If you are a Stephen Colbert fan, you are more than ready for September 8, when his new show begins in the old David Letterman slot on CBS. If you are still mourning Jon Stewart's retirement, I'd bet you're hoping to find solace in Colbert's return just in case Trevor Noah is a bust.
If you never watched either The Daily Show or The Colbert Report, you are about to be treated to a surprise. Colbert is one of the smartest stars on TV. He is able to quote Tolkien verbatim, disrupt political finance by raising a million dollars practically overnight as a joke, and confound experts and politicians alike with his knowledge in interviews. He does all this while entertaining the masses and generating significant revenue from sponsors.
As Colbert goes mainstream, you can see his brilliance shine in his entrepreneurial approach to pre-marketing. It's clever, different, and garnering attention in a noisy world. You could do worse than to learn success lessons from this genius-clown who will be coming to your world weeknights at 11:30 p.m. Here are some of his best and most insightful reveals.
1. Serve others first.
A trained improvisational comedian, Colbert knows that the rules of improv theater not only apply to a staged scene but are sage lessons in life: "One of the things I was taught early on is that you are not the most important person in the scene. Everybody else is. And if they are the most important people in the scene, you will naturally pay attention to them and serve them. But the good news is you're in the scene too. So hopefully to them you're the most important person, and they will serve you. No one is leading, you're all following the follower, serving the servant."
2. Be aware of what you love.
"In my experience, you will truly serve only what you love, because, as The Prophet says, 'service is love made visible.' If you love friends, you will serve your friends. If you love community, you will serve your community. If you love money, you will serve money. And if you love only yourself, you will serve only yourself, and you will have only yourself." Having watched his show recorded live several times, it is obvious to me that Colbert loved and served the people around him as well as his audience. Clearly, he is well loved, respected, and in charge.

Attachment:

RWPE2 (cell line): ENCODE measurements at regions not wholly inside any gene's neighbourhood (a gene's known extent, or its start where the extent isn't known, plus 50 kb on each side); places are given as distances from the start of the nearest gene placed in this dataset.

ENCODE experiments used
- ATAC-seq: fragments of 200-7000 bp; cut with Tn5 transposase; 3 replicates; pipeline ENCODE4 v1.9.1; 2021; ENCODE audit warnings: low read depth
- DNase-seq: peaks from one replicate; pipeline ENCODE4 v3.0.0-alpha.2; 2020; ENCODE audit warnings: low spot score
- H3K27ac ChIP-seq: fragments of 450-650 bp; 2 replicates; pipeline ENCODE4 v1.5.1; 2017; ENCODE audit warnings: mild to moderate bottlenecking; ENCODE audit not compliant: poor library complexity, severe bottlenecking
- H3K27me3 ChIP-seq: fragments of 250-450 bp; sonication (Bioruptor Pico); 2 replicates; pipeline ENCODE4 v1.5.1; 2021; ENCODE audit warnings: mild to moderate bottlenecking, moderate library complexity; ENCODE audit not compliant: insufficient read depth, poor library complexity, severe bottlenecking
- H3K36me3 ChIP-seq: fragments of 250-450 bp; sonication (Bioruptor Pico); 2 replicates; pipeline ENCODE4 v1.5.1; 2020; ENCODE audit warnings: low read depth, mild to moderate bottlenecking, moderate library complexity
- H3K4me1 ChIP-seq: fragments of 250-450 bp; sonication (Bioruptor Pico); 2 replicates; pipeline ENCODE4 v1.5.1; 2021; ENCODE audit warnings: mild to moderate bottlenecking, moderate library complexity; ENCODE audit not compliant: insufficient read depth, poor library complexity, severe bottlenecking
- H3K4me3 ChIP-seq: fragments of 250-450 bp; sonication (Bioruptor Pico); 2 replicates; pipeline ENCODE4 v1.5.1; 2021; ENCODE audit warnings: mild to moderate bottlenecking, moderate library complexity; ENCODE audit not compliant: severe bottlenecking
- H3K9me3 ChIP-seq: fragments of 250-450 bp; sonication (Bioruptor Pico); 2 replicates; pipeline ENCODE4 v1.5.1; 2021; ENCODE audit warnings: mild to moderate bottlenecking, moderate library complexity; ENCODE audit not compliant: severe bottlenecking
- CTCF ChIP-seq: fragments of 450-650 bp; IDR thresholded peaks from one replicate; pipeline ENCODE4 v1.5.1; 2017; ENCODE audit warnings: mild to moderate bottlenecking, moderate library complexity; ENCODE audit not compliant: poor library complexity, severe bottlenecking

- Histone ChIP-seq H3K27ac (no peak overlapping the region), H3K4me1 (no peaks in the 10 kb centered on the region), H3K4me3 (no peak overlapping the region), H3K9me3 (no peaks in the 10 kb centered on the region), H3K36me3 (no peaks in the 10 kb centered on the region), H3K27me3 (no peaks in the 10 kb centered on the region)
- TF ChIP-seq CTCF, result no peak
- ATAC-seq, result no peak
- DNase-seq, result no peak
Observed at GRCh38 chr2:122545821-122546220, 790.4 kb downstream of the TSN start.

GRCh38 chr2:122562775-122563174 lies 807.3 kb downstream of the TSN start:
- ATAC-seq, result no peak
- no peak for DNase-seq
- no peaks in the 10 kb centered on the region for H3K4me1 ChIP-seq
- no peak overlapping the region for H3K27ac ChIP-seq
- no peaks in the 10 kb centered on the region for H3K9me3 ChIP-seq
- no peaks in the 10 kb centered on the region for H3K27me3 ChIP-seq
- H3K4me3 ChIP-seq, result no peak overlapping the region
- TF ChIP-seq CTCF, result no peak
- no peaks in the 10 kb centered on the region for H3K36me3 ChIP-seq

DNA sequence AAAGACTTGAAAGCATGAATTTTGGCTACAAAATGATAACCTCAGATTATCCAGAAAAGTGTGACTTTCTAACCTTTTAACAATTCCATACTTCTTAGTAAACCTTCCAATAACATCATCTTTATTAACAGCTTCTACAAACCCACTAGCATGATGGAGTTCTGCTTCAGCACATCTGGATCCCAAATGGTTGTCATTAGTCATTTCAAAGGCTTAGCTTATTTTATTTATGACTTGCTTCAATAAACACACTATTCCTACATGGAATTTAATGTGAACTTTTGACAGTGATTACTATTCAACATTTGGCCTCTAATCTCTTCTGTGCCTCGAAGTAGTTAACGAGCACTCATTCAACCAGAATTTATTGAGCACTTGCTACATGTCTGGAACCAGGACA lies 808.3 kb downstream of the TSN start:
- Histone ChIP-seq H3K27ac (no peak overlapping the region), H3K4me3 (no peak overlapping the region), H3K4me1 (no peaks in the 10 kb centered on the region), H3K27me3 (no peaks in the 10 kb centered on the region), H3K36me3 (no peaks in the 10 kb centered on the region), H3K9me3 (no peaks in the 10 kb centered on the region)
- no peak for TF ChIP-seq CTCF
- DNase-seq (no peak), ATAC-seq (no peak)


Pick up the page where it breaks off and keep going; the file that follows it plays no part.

3. Sometimes the hard way is the only way -- take it anyway.
"If you must find your own path -- and you are left with no easy path -- then decide to take the hard path that leads you to the life and the world that you want." Giving up at the first sign of difficulty is a sure-fire way to let your dreams escape through your fingers. Colbert, a self-made man, knows that the way to achieving your dreams isn't always easy, but if you don't let anything deter you, it will be worth it.
4. See everything as an opportunity.
"One of the things that I like about improvisation is that, literally, there are no mistakes. There are only opportunities," said Colbert in a 2007 interview. Apply this to your life -- every mistake and every misstep could uncover the opportunity that leads you to what you've always wanted.
5. Haters gonna hate: Let them.
There will always be people in the world who won't agree with you, or who judge you for the things you do. Colbert is clear that you don't need to listen to these opinions: "Realize that the things that people say about you don't really matter. It's who you are. And the older you get, the more you'll understand that."
6. Keep laughing.
Colbert, of course, is one of the world's premier funnymen. The Colbert Report was a great example of laughter being a way to turn difficult situations into manageable bumps. "You can't laugh and be afraid at the same time -- of anything," says Colbert. "If you are laughing, I defy you to be afraid."
7. Be inclusive, even if you have to hire people to do so.
In a Glamour article this month, Colbert addressed the dearth of females and female perspectives in late-night TV, in his own satirical Colbert fashion, of course. "Female viewers need more than a pretty face; they need someone who will represent their voice. I think this essay has proved that I have an authentic female perspective, because most of it was written by two female writers on my staff. Point is, I'm here for you, and that means I’m going to do my best to create a Late Show that not only appeals to women but also celebrates their voices."
8. Love failure as much as success.
Colbert's article in GQ this month gave real insight as to how he will keep generating so much successful content in a high-stakes environment. Imagine having to compete for attention every night against Jimmy Fallon and Jimmy Kimmel. "You gotta learn to love when you're failing. . . . The embracing of that, the discomfort of failing in front of an audience, leads you to penetrate through the fear that blinds you. Fear is the mind killer."
9. Say YES . . . a lot.
If you are wondering how Colbert made it to the top, here it is: his ability to step into opportunities when they came. He used one unparalleled word, from his early days at Second City and The Daily Show to now taking the place of David Letterman, the longest-running talk-show host of all time, on The Late Show. "Young people who pretend to be wise to the ways of the world are mostly just cynics. Cynicism masquerades as wisdom, but it is the furthest thing from it, because cynics don't learn anything. Cynicism is self-imposed blindness, a rejection of the world because we're afraid it will hurt us or disappoint us. Cynics always say 'no.' But saying 'yes' begins things. Saying 'yes' is how things grow. Saying 'yes' leads to knowledge. 'Yes' is for young people. So, for as long as you have the strength, say 'YES.' "